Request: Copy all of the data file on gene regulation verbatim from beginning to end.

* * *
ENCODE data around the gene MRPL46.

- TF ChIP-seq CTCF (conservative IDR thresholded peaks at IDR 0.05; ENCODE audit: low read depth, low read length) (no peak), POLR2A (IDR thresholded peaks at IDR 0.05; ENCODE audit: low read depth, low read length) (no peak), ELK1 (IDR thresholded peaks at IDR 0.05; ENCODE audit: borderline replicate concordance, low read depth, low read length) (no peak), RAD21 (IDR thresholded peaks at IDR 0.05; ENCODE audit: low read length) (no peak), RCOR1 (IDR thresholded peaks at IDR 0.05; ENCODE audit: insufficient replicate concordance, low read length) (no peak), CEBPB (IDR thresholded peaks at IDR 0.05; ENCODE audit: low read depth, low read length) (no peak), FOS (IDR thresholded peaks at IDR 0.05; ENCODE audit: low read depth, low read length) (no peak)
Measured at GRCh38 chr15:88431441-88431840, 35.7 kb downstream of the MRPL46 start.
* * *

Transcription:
ENCODE data around the gene MRPL46.

- TF ChIP-seq CTCF (conservative IDR thresholded peaks at IDR 0.05; ENCODE audit: low read depth, low read length) (no peak), POLR2A (IDR thresholded peaks at IDR 0.05; ENCODE audit: low read depth, low read length) (no peak), ELK1 (IDR thresholded peaks at IDR 0.05; ENCODE audit: borderline replicate concordance, low read depth, low read length) (no peak), RAD21 (IDR thresholded peaks at IDR 0.05; ENCODE audit: low read length) (no peak), RCOR1 (IDR thresholded peaks at IDR 0.05; ENCODE audit: insufficient replicate concordance, low read length) (no peak), CEBPB (IDR thresholded peaks at IDR 0.05; ENCODE audit: low read depth, low read length) (no peak), FOS (IDR thresholded peaks at IDR 0.05; ENCODE audit: low read depth, low read length) (no peak)
Measured at GRCh38 chr15:88431441-88431840, 35.7 kb downstream of the MRPL46 start.